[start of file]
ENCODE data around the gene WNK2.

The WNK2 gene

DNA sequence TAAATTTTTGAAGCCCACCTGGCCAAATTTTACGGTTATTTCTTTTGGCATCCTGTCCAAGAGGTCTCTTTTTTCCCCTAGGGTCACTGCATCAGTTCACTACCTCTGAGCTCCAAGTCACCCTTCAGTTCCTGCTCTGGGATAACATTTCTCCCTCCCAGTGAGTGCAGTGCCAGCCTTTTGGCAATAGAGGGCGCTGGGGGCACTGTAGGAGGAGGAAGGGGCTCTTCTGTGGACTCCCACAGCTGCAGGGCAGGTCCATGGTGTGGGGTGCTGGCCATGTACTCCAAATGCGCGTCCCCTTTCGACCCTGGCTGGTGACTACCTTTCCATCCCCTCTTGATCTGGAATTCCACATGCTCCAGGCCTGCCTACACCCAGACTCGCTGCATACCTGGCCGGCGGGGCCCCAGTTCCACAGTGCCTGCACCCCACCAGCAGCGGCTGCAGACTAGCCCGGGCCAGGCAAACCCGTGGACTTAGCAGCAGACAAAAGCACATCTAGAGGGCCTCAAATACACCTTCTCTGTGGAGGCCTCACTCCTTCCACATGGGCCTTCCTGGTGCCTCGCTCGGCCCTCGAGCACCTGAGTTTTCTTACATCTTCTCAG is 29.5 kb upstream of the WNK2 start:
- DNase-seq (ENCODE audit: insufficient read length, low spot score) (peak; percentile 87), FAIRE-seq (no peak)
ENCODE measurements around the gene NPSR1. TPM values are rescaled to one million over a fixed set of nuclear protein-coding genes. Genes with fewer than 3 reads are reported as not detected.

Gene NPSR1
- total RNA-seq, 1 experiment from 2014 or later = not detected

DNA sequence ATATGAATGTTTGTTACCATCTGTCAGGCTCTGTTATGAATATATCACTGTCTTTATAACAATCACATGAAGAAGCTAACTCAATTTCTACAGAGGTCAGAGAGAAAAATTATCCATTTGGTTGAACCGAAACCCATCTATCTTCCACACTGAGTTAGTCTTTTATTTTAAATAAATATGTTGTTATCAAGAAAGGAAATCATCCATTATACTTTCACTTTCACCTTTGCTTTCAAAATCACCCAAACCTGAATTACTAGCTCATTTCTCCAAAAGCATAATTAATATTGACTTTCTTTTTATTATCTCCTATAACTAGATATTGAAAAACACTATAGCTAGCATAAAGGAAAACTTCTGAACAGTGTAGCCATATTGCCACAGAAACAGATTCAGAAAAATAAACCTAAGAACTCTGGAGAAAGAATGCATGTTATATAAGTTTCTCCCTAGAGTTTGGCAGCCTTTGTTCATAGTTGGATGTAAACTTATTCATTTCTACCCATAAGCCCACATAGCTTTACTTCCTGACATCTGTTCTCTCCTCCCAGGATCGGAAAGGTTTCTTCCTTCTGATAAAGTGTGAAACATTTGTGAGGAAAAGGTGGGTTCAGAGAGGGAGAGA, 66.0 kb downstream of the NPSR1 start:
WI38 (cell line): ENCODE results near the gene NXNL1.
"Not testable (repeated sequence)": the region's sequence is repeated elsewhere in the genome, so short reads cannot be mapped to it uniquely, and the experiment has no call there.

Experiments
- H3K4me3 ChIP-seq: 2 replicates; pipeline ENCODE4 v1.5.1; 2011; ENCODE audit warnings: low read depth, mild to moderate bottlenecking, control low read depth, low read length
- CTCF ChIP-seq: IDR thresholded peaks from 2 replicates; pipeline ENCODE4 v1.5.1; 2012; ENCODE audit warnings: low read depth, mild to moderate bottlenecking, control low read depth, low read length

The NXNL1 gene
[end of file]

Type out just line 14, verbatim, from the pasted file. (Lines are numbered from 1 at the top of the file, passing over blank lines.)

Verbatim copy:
The NXNL1 gene